Thursday, April 16, 2020

Language Of Confusion: Take Your Seats, Part V

Whoo, this one is still going. Look, there are a lot of words that come from the Proto Indo European sed-, to sit. Some of them even have to do with sitting! Not so much this week, though.

You know what’s from sed-? Séance. Not making that up. It showed up in 1789 meaning a sitting or session, (not meaning the spiritualist thing until 1845) from the French séance, which means sitting or meeting. The verb form is seoir, to sit, from the classical Latin sedere, which as I’ve mentioned every week means to sit, and is from sed-. So it means session, and spiritualists decided to use it probably because French was fancy.

Next, siege, which makes sense since I mentioned last week how sess- are related siege. Now we can look at the word itself. It showed up in the early thirteenth century just meaning a seat. Apparently because an attacking army would be “sitting down” in front of a fortress, the word came to be used in a militaristic sense, which then morphed it to the definition we use for it. Anyway, it’s from the Old French sege, seat or throne, from the Vulgar Latin sedicum, seat. And that one’s from sedere, so there’s that.

That one kind of made sense, right? Well, how about size? Yes, really. It showed up in the fourteenth century meaning an ordinance to fix the amount of a payment or tax. Seriously. See, in from the Old French sise, and that word is actually short for assise, session, assessment, regulation, or manner. That’s from the verb asseoir (looks like seoir, doesn’t it?), which means to cause to sit. You know how you size something up? That’s what it means. In English, it became the amount/volume of something, and in the late sixteenth century meant the dimensions of something for sale, then shortly after that it became to make something a certain size or classify by size. But asseoir is from the classical Latin assidere/adsidere, to sit beside, which I actually mentioned last week as being the origin of assess. The ad- means to, and the rest is from sedere, and the word means “to sit next to”. Yeah. None of this makes sense.

And now soil, because this has to keep getting weirder. Soil showed up in the early thirteenth century, first as a verb meaning to pollute with sin and then later as a noun meaning land. The verb is from the Old French soillier, to splatter with mud, from souil, a pigsty or wallow. That’s from Latin, either the word solium, seat or bath tub, or from suculus, pig. The noun has a slightly different origin, coming from the Anglo French soil, piece of ground, from the Old French words sol, ground or soil, and soeul/sueil, area or place. It’s the latter word that’s from solium, which means it’s also from sed-, meaning soil has four possible origin words, two of which aren’t related. But maybe they are!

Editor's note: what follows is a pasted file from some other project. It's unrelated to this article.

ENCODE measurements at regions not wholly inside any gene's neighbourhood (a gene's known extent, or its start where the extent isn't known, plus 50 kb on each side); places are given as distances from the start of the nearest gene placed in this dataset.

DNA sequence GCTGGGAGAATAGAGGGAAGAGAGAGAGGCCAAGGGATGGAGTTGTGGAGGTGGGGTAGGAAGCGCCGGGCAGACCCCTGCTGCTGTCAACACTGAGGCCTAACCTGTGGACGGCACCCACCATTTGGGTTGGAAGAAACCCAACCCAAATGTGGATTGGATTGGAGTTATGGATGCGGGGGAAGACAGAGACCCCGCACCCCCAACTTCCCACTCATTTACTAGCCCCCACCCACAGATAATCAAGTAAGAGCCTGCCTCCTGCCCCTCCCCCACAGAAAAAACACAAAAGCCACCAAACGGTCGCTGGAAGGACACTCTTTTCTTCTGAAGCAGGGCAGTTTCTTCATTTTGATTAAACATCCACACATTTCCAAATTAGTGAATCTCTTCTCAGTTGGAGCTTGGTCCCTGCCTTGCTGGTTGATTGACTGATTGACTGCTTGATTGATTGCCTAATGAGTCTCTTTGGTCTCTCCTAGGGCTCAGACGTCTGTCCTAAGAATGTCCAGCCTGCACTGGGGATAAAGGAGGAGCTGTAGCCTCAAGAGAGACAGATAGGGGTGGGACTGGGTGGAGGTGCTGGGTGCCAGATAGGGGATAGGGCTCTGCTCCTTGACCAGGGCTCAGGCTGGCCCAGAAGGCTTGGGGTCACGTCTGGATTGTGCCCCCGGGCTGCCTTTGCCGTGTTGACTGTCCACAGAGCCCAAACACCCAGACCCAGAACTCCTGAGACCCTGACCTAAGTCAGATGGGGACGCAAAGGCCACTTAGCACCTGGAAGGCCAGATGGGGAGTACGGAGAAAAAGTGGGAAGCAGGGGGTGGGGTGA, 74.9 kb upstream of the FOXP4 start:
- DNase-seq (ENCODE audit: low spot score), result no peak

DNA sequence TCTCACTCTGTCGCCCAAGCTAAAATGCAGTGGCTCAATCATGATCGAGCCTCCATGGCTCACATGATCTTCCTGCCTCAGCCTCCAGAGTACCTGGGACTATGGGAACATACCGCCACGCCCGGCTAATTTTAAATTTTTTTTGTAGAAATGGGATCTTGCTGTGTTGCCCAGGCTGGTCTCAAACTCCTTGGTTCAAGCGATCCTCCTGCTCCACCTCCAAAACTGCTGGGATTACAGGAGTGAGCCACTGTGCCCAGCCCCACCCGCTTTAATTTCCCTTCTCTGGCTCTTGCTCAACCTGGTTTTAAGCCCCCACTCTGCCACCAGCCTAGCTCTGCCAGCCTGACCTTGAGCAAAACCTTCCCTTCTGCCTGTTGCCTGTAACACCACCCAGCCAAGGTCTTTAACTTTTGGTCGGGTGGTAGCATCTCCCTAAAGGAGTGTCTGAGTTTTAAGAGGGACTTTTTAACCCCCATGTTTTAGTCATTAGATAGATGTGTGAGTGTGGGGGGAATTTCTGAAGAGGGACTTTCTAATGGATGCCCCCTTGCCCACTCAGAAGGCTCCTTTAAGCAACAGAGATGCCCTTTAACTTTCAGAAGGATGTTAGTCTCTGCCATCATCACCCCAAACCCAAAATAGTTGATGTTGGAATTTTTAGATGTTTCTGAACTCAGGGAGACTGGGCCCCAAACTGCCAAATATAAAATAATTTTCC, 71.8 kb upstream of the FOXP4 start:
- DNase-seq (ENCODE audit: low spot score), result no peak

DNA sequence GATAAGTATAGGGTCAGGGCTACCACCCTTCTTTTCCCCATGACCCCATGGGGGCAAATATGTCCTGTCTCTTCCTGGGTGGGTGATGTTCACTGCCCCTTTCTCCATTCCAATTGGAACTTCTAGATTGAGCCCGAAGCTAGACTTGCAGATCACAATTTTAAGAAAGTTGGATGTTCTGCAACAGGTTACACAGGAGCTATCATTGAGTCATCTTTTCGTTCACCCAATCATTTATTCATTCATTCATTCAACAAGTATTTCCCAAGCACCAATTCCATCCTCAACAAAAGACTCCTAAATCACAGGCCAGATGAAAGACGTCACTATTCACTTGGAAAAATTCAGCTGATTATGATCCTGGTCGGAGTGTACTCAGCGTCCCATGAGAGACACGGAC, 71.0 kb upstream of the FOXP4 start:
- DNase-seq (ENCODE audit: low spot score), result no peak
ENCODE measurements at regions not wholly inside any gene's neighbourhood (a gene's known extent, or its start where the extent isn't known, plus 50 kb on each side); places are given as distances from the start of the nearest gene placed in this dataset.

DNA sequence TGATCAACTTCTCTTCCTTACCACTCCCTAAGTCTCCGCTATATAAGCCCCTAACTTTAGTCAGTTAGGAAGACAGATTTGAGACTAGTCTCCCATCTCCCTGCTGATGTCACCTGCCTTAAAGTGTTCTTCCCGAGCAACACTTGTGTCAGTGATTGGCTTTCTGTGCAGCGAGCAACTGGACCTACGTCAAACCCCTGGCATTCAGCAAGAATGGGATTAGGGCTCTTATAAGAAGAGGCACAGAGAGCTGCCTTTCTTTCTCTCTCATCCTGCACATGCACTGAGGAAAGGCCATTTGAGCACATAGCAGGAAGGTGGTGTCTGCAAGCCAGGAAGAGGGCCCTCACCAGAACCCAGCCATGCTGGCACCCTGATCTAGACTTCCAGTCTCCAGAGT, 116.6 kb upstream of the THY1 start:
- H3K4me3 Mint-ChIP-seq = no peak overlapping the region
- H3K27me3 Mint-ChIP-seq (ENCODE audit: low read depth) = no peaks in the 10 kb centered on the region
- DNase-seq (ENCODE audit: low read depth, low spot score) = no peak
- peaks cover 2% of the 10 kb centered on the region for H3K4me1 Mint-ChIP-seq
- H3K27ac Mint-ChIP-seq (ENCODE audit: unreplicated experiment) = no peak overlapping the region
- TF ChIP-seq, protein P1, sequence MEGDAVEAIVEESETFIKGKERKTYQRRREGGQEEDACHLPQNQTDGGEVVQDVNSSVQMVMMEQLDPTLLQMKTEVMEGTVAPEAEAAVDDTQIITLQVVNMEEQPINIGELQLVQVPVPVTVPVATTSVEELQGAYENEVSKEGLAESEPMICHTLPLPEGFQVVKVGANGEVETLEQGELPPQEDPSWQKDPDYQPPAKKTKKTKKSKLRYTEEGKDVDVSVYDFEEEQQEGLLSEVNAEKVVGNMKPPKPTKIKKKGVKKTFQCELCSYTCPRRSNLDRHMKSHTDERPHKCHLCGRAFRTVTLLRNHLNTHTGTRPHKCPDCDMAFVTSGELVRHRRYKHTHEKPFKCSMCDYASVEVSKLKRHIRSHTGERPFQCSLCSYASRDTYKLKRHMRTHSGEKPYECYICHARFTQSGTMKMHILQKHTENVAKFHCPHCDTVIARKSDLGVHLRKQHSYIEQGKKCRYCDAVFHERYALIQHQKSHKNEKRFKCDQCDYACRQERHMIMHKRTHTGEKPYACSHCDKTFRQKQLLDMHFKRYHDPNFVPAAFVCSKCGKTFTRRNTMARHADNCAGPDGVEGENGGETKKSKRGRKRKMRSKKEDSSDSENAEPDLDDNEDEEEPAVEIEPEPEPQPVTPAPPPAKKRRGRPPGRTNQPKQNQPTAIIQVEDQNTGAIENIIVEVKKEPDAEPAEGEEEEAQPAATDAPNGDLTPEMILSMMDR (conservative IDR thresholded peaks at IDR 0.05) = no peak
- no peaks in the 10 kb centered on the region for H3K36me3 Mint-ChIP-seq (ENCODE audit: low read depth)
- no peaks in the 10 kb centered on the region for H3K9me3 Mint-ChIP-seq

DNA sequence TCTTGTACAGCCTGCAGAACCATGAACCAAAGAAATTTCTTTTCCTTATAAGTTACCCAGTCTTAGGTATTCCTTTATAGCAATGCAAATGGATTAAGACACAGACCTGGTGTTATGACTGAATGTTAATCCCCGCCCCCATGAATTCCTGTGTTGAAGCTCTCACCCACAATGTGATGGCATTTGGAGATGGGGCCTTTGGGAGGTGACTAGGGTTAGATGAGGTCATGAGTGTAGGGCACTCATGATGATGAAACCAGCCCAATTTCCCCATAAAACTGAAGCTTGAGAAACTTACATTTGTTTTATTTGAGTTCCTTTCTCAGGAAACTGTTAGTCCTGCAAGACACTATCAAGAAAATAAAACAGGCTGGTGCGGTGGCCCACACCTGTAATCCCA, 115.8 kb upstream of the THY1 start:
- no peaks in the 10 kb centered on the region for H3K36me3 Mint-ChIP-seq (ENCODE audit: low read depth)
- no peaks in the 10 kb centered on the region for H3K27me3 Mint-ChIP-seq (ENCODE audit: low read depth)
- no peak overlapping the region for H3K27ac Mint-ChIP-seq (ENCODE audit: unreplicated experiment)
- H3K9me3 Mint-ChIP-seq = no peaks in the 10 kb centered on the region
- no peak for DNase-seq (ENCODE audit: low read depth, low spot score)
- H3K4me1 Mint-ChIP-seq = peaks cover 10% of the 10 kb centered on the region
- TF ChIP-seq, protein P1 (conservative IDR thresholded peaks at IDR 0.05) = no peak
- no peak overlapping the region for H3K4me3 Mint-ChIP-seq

Now for something slightly different. Soot doesn’t have any French of Latin in it at all, but it’s still from sed-! It comes from the Old English sot, soot, from the Proto Germanic sotam, also soot, basically meaning something that settles down, which I guess soot does. That word is from the Proto Indo European sodo-, which is a suffix form of sed-. So because soot settles, it’s soot. I think that might be the only sed- word that’s Germanic in origin. Isn’t that weird?

Finally today is see. But not see like you looking at stuff. There’s another one. Have you ever heard of something, like the Vatican, referred to as a “Holy see”? That version of see is unique in origin. It showed up in the fourteenth century meaning the throne of a bishop, archbishop, or pope. It’s from the Old French sie, seat or throne, from the classical Latin sedem, seat, which of course is from sedere and sed-. It being a homonym for see is just one big coincidence.

Tony Jebson’s page on the Origins of Old English


  1. Size it up and sit it down. Yeah, that one's out there.

  2. The evolution of 'soil' I found interesting; first as a verb to pollute and then as a noun, land.

  3. "...spiritualists decided to use it probably because French was fancy." I think that's why French words are used in many things.

  4. All right, I like the idea of sitting around a fortress to siege it.


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